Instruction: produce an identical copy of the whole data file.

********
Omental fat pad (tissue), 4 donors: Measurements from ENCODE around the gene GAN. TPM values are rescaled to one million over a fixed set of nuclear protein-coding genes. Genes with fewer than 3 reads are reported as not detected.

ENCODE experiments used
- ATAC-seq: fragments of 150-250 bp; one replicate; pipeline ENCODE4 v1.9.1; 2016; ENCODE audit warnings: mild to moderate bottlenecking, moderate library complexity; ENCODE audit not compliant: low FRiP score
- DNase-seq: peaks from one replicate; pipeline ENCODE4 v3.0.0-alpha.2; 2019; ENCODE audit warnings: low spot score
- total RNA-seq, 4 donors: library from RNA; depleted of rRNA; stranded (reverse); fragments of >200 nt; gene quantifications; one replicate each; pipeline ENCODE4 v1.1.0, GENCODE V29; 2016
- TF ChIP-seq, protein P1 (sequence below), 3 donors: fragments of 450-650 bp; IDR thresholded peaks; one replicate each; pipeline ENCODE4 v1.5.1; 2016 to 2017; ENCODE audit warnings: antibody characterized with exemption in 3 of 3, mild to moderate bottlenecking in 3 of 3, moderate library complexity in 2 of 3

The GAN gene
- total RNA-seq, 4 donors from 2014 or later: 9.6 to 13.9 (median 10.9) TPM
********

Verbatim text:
Omental fat pad (tissue), 4 donors: Measurements from ENCODE around the gene GAN. TPM values are rescaled to one million over a fixed set of nuclear protein-coding genes. Genes with fewer than 3 reads are reported as not detected.

ENCODE experiments used
- ATAC-seq: fragments of 150-250 bp; one replicate; pipeline ENCODE4 v1.9.1; 2016; ENCODE audit warnings: mild to moderate bottlenecking, moderate library complexity; ENCODE audit not compliant: low FRiP score
- DNase-seq: peaks from one replicate; pipeline ENCODE4 v3.0.0-alpha.2; 2019; ENCODE audit warnings: low spot score
- total RNA-seq, 4 donors: library from RNA; depleted of rRNA; stranded (reverse); fragments of >200 nt; gene quantifications; one replicate each; pipeline ENCODE4 v1.1.0, GENCODE V29; 2016
- TF ChIP-seq, protein P1 (sequence below), 3 donors: fragments of 450-650 bp; IDR thresholded peaks; one replicate each; pipeline ENCODE4 v1.5.1; 2016 to 2017; ENCODE audit warnings: antibody characterized with exemption in 3 of 3, mild to moderate bottlenecking in 3 of 3, moderate library complexity in 2 of 3

The GAN gene
- total RNA-seq, 4 donors from 2014 or later: 9.6 to 13.9 (median 10.9) TPM